In This Issue

    Likely damaging variants associate with worse outcomes in congenital disorder

    https://doi.org/10.1038/s41436-020-0908-0

    For 1 in 3000 babies with congenital diaphragmatic hernia (CDH), the diaphragm does not close during development. The resulting defect allows abdominal organs to migrate into the chest and impairs lung development. Pulmonary hypertension (PH) often develops among CDH cases. In an effort to demonstrate how damaging genetic variants that cause congenital anomalies have pleiotropic effects that lead to worse outcomes, Qiao and colleagues show in this issue that a subset of likely damaging (LD) de novo genetic variants are associated with higher mortality, more prevalent PH, and poorer neurodevelopment in CDH patients. The researchers performed genomic sequencing on more than 460 CDH patients and their parents. They classified cases with only a diaphragm defect as isolated and those with one or more additional congenital anomalies as complex. They then assessed clinical outcomes between patients with or without LD variants. The researchers found that the mortality rate was higher in complex cases (31%) than in isolated cases (13%) and higher in LD cases than in non-LD cases. Isolated cases with LD variants had a mortality rate (31%) similar to that for complex cases. When the researchers assessed the prevalence of PH among cases, they found a similar trend. PH was significantly more common in LD cases than in non-LD cases at 1 month of age, with isolated LD cases showing a prevalence similar to that for complex cases. Finally, the researchers evaluated neurodevelopment among cases at 2 years of age. The analysis revealed that patients with LD variants showed worse motor and cognitive function, as well as worse adaptive behavioral skills, than non-LD patients. The authors conclude that LD genetic variants are associated with worse outcomes among CDH cases with implications for prognosis, interventions, and follow-up care for patients. —V. L. Dengler, News Editor

    Missense variant in DNA polymerase likely pathogenic in familial cancer

    https://doi.org/10.1038/s41436-020-0922-2

    Colorectal cancer is the third most common cancer in the United States, and familial cancers affect between 5% and 10% of cases. Germline missense variants in the proofreading domain of two DNA polymerases—POLE and POLD1—render carriers susceptible to several colorectal adenomas and carcinomas and lead to polymerase proofreading-associated polyposis syndrome (PPAP). Mur and colleagues determined the prevalence of POLE and POLD1 variants in hereditary cancer and evaluated the tumor spectrum of PPAP. The researchers sequenced POLE and POLD1 in a prospective cohort of more than 2300 unrelated hereditary cancer patients and a retrospective cohort of more than 500 unrelated cancer patients referred for genetic counseling. To aid variant interpretation, the team also performed cosegregation and case–control studies, yeast-based functional assays, and tumor mutational analyses. The investigation identified 12 missense variants and 6 loss-of-function variants in the exonuclease domain (ED) of the polymerases and 23 missense variants outside the ED that are predicted to be deleterious. All of the identified variants have population allele frequencies of less than 1%. Using a number of variant interpretation analyses, including functional data, in silico predictors, and tumor mutation burden signatures, the researchers classified 4 of the 12 ED missense variants as likely benign, 7 as variants of unknown significance, and 1, POLE p.Met294 Arg, as likely pathogenic. The researchers determined that loss-of-function and POLE/POLD1 variants outside the ED are likely not pathogenic in PPAP. Colorectal, endometrial, and ovarian cancers were most commonly associated with PPAP. The authors conclude that PPAP comprises 0.1–0.4% of familial cancer cases. They also acknowledge that ED variant interpretation is complex and advise using multiple lines of evidence to overcome such challenges. —V. L. Dengler, News Editor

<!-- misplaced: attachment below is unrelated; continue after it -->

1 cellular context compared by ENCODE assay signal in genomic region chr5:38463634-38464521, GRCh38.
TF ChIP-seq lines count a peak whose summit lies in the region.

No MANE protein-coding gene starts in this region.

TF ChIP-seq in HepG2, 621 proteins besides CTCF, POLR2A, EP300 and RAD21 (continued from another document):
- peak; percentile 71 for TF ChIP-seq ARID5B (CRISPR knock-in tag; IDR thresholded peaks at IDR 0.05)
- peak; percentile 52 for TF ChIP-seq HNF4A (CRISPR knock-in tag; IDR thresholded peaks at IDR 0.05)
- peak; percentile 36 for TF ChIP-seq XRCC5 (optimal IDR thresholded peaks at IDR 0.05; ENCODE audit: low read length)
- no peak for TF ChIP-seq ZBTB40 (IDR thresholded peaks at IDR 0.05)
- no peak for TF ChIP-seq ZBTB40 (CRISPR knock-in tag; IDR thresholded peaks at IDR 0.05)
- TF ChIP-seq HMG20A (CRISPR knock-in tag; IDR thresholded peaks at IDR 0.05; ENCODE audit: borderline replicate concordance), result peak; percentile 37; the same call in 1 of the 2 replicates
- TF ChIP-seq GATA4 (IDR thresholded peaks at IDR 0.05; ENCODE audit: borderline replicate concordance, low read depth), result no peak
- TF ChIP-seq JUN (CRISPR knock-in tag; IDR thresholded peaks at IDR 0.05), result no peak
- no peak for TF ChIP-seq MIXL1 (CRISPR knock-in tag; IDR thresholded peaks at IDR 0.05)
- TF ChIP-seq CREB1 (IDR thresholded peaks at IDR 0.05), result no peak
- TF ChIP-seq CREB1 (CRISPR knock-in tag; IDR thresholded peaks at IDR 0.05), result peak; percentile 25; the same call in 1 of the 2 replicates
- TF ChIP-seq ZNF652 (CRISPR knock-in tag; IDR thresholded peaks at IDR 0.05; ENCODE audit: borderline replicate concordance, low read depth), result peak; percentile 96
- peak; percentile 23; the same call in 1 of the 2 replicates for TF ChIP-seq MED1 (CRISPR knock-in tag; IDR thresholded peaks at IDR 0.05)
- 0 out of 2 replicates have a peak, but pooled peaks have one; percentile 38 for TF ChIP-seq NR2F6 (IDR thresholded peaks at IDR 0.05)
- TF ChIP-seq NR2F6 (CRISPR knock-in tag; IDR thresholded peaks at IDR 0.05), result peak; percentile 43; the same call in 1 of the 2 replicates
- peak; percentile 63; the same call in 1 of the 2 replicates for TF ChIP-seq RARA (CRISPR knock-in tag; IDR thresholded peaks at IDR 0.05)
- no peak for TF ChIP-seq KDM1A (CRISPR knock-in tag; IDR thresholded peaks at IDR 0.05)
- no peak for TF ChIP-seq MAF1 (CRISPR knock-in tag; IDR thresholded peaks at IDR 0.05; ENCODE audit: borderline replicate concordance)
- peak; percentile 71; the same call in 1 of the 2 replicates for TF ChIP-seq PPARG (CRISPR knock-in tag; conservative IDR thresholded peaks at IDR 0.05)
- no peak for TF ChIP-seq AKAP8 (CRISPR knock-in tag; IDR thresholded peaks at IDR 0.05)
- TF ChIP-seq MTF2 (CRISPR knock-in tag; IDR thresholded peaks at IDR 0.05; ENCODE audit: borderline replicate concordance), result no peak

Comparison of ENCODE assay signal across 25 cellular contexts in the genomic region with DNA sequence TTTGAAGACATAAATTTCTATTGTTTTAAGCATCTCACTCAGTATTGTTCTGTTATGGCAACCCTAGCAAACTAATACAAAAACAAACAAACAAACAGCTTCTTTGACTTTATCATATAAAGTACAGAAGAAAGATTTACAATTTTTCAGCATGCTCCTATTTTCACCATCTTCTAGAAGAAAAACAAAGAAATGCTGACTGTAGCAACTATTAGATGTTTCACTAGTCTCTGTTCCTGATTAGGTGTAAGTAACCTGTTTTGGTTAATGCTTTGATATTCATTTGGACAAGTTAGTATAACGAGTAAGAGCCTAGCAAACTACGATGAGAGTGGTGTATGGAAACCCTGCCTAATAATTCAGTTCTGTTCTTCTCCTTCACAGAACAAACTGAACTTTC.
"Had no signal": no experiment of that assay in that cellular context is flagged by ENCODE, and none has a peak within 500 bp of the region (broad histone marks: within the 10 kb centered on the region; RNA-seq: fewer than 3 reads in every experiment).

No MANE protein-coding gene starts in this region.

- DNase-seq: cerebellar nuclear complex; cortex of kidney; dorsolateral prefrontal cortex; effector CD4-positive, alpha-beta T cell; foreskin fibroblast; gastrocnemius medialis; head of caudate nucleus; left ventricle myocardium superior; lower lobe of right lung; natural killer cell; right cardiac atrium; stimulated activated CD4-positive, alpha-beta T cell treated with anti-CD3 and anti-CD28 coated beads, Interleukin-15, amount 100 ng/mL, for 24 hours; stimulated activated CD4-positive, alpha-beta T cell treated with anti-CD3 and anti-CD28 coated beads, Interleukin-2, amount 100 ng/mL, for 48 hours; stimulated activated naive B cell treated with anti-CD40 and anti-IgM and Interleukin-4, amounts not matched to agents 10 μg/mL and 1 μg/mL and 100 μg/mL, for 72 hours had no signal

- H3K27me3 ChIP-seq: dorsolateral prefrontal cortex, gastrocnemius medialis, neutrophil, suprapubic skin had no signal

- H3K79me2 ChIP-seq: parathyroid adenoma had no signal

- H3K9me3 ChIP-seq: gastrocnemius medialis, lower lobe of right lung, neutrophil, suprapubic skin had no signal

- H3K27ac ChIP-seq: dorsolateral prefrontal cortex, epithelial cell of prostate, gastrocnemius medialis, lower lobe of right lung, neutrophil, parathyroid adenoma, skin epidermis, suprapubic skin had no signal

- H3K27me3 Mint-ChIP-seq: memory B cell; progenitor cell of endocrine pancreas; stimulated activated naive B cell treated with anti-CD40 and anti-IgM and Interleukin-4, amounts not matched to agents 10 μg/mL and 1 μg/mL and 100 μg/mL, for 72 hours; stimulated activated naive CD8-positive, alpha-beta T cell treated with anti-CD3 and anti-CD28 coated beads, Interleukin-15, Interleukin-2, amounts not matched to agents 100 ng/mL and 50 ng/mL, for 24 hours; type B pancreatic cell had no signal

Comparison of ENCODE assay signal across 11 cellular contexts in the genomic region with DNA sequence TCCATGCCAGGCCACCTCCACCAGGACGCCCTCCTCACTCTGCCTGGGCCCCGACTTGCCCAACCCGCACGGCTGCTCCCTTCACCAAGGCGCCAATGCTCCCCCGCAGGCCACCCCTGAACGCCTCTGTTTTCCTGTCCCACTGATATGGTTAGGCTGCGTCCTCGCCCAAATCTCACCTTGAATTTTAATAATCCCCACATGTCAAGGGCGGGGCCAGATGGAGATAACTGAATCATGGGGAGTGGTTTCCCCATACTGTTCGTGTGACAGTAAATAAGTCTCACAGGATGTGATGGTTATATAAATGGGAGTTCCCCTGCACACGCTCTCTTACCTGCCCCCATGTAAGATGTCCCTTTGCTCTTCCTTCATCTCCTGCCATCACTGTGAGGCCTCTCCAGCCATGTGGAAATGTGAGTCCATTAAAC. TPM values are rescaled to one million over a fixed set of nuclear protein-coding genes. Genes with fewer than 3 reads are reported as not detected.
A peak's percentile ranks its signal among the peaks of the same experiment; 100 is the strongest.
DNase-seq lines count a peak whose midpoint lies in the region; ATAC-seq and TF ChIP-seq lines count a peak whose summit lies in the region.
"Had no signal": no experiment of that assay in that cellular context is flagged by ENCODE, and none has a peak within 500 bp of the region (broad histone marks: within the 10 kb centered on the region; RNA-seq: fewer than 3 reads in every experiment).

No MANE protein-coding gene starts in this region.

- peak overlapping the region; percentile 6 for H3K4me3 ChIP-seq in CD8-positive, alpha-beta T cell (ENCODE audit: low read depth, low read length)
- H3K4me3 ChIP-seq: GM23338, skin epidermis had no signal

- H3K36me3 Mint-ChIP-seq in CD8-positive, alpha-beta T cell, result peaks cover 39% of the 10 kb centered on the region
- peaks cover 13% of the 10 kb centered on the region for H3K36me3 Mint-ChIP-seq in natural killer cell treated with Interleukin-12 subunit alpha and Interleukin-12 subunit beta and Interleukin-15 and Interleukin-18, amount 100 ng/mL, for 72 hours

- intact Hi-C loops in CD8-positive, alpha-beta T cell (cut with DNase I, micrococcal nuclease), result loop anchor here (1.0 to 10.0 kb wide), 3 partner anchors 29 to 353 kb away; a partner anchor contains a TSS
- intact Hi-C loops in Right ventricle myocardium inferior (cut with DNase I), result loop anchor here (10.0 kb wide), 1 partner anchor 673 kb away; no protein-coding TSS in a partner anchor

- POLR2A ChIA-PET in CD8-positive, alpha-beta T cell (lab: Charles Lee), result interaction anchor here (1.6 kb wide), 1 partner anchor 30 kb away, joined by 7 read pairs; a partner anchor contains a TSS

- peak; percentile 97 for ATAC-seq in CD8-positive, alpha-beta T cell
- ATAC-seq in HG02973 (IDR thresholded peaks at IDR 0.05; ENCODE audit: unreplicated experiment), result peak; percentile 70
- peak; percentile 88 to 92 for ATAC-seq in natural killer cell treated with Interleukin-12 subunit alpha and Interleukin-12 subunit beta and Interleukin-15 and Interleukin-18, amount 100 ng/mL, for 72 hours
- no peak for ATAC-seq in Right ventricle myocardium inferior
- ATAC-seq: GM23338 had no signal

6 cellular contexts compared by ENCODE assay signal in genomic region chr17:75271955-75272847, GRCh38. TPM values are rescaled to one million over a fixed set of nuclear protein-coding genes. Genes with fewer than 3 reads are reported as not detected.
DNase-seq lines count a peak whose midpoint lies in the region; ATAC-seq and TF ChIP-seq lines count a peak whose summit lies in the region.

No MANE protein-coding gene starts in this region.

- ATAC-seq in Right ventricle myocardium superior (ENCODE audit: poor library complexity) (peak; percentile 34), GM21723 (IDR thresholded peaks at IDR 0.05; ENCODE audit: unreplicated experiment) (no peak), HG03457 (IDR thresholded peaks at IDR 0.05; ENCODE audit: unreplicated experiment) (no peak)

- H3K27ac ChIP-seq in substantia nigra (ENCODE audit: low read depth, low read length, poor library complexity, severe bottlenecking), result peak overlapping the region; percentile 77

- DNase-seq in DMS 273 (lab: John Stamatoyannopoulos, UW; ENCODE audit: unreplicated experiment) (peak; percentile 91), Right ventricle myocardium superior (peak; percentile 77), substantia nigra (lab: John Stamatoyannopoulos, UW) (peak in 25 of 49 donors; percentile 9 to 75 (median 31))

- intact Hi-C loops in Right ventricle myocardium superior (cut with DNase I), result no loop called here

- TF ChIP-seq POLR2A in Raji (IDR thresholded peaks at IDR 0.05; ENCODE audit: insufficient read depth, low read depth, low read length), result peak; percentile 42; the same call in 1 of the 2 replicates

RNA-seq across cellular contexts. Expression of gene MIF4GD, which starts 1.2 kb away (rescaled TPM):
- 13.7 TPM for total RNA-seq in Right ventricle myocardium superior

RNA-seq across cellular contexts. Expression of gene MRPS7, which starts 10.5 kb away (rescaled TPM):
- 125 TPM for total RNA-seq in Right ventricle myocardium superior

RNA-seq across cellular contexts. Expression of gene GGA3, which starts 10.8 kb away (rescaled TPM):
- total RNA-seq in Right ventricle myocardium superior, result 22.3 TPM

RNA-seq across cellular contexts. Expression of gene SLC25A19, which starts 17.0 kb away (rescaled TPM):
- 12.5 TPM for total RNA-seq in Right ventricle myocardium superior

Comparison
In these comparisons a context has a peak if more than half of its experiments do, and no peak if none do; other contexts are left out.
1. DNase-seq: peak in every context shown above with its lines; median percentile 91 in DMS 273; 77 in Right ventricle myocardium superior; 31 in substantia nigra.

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    In This Issue. Genet Med (2020). https://doi.org/10.1038/s41436-020-01037-1

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